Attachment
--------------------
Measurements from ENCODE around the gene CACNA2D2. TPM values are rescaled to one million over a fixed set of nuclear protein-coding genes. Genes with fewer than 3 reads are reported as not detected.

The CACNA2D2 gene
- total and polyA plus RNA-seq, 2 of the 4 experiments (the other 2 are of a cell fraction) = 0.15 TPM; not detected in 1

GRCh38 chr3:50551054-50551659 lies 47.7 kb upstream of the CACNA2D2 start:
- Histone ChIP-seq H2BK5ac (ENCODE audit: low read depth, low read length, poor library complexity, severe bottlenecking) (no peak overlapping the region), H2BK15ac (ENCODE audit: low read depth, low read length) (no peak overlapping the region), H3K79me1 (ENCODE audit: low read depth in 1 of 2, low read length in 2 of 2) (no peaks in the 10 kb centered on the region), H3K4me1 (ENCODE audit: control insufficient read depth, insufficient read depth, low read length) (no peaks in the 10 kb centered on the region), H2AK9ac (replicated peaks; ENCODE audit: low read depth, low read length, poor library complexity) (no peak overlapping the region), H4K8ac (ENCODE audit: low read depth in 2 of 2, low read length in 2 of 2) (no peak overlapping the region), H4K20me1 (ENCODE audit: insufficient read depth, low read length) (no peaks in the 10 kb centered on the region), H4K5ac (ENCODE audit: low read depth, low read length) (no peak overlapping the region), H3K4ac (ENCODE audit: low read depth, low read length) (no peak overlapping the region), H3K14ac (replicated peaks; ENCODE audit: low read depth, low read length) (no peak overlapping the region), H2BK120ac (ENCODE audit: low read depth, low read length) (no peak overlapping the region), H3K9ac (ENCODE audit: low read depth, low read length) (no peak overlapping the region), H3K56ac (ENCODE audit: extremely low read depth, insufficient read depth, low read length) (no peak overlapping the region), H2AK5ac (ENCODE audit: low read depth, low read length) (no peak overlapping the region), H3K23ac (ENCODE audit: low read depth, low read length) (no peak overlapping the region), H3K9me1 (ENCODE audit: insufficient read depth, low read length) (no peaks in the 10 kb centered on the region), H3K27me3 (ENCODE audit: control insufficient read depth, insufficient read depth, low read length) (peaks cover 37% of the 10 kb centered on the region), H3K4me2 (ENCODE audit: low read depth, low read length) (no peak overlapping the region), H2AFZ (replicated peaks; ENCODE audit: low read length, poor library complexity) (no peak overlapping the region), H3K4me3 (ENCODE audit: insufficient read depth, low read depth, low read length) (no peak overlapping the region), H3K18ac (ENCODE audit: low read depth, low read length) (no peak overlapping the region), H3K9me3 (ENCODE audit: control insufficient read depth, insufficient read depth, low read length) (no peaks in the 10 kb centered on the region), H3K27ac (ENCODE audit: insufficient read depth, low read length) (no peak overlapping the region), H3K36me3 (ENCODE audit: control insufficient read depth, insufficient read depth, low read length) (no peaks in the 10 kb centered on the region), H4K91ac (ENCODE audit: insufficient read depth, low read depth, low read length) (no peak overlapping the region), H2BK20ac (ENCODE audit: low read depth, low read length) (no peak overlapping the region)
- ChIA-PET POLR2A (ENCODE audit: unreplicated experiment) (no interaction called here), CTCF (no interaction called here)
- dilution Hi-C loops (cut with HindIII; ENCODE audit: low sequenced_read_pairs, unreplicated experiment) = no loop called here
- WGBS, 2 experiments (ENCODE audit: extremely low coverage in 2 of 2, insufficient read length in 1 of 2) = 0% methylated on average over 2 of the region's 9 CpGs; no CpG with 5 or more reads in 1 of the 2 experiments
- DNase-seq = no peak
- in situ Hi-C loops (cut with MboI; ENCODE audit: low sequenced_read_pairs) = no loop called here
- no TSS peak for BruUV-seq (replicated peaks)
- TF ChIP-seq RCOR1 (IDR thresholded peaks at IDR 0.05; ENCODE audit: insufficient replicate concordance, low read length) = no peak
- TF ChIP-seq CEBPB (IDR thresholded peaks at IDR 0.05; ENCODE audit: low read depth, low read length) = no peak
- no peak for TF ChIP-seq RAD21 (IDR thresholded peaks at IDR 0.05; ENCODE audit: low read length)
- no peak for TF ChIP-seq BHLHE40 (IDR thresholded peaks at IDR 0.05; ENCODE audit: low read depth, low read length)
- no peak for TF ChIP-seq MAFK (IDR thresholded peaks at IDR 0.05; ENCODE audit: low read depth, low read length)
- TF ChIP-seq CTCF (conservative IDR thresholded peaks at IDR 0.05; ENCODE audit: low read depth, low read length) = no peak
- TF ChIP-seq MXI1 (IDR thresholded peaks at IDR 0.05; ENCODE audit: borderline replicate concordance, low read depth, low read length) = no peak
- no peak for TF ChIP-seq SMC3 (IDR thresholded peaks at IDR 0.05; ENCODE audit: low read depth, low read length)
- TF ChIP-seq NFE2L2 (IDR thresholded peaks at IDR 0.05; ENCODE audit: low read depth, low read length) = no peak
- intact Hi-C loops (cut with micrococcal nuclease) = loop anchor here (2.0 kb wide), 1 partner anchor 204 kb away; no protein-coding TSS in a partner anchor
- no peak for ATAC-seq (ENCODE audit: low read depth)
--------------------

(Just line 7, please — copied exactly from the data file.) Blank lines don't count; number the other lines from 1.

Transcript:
- dilution Hi-C loops (cut with HindIII; ENCODE audit: low sequenced_read_pairs, unreplicated experiment) = no loop called here